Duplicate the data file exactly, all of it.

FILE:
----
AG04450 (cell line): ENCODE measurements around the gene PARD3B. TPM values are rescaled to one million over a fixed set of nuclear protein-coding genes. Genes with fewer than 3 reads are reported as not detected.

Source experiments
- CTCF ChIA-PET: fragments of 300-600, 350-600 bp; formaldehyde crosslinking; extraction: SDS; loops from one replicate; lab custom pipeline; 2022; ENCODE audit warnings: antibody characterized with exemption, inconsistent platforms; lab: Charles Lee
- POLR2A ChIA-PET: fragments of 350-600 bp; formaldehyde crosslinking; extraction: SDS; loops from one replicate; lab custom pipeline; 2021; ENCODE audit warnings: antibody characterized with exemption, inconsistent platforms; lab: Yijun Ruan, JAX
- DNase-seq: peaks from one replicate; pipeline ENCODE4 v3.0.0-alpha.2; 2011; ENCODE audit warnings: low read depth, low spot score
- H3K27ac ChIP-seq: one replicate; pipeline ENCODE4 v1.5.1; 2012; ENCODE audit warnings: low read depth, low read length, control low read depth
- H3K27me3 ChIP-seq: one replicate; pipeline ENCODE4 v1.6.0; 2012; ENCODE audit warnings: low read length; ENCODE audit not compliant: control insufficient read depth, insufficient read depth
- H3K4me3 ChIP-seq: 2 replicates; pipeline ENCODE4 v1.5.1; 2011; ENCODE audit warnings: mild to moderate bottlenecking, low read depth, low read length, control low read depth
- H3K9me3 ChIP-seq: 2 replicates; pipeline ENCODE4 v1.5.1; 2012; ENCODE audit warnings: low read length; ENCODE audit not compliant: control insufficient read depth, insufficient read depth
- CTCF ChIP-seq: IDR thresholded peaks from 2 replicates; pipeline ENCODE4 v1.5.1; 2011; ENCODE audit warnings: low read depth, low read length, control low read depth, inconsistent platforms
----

AG04450 (cell line): ENCODE measurements around the gene PARD3B. TPM values are rescaled to one million over a fixed set of nuclear protein-coding genes. Genes with fewer than 3 reads are reported as not detected.

Source experiments
- CTCF ChIA-PET: fragments of 300-600, 350-600 bp; formaldehyde crosslinking; extraction: SDS; loops from one replicate; lab custom pipeline; 2022; ENCODE audit warnings: antibody characterized with exemption, inconsistent platforms; lab: Charles Lee
- POLR2A ChIA-PET: fragments of 350-600 bp; formaldehyde crosslinking; extraction: SDS; loops from one replicate; lab custom pipeline; 2021; ENCODE audit warnings: antibody characterized with exemption, inconsistent platforms; lab: Yijun Ruan, JAX
- DNase-seq: peaks from one replicate; pipeline ENCODE4 v3.0.0-alpha.2; 2011; ENCODE audit warnings: low read depth, low spot score
- H3K27ac ChIP-seq: one replicate; pipeline ENCODE4 v1.5.1; 2012; ENCODE audit warnings: low read depth, low read length, control low read depth
- H3K27me3 ChIP-seq: one replicate; pipeline ENCODE4 v1.6.0; 2012; ENCODE audit warnings: low read length; ENCODE audit not compliant: control insufficient read depth, insufficient read depth
- H3K4me3 ChIP-seq: 2 replicates; pipeline ENCODE4 v1.5.1; 2011; ENCODE audit warnings: mild to moderate bottlenecking, low read depth, low read length, control low read depth
- H3K9me3 ChIP-seq: 2 replicates; pipeline ENCODE4 v1.5.1; 2012; ENCODE audit warnings: low read length; ENCODE audit not compliant: control insufficient read depth, insufficient read depth
- CTCF ChIP-seq: IDR thresholded peaks from 2 replicates; pipeline ENCODE4 v1.5.1; 2011; ENCODE audit warnings: low read depth, low read length, control low read depth, inconsistent platforms